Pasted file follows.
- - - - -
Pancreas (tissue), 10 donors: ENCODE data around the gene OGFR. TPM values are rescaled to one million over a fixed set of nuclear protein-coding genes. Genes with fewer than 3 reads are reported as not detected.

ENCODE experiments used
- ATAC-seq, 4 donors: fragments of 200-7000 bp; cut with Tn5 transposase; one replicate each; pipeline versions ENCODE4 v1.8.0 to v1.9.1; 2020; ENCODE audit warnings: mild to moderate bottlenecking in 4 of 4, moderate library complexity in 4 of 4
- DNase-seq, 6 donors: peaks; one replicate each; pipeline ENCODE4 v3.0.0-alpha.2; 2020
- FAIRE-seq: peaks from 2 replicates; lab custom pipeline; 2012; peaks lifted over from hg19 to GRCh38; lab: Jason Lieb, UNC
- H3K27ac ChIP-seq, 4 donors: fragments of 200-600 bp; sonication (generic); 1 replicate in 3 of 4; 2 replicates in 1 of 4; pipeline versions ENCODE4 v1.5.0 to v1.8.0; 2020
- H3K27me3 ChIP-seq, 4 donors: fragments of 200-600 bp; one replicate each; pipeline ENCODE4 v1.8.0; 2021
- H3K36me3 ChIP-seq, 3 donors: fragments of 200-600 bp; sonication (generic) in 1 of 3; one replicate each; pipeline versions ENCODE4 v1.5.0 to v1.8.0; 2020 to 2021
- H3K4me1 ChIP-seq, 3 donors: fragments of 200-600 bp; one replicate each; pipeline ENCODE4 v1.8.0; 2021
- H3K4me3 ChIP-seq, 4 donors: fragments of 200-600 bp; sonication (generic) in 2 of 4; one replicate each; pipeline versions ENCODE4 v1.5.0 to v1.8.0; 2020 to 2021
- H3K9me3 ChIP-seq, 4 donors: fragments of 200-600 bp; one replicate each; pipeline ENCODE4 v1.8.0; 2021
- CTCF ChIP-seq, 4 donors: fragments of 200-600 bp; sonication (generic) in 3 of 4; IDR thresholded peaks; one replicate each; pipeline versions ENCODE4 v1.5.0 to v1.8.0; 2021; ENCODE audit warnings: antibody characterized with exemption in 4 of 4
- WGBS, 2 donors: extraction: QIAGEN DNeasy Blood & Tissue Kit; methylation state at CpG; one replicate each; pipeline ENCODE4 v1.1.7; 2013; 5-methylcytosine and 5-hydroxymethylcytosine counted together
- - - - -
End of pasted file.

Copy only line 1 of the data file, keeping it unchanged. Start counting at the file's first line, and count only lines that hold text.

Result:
Pancreas (tissue), 10 donors: ENCODE data around the gene OGFR. TPM values are rescaled to one million over a fixed set of nuclear protein-coding genes. Genes with fewer than 3 reads are reported as not detected.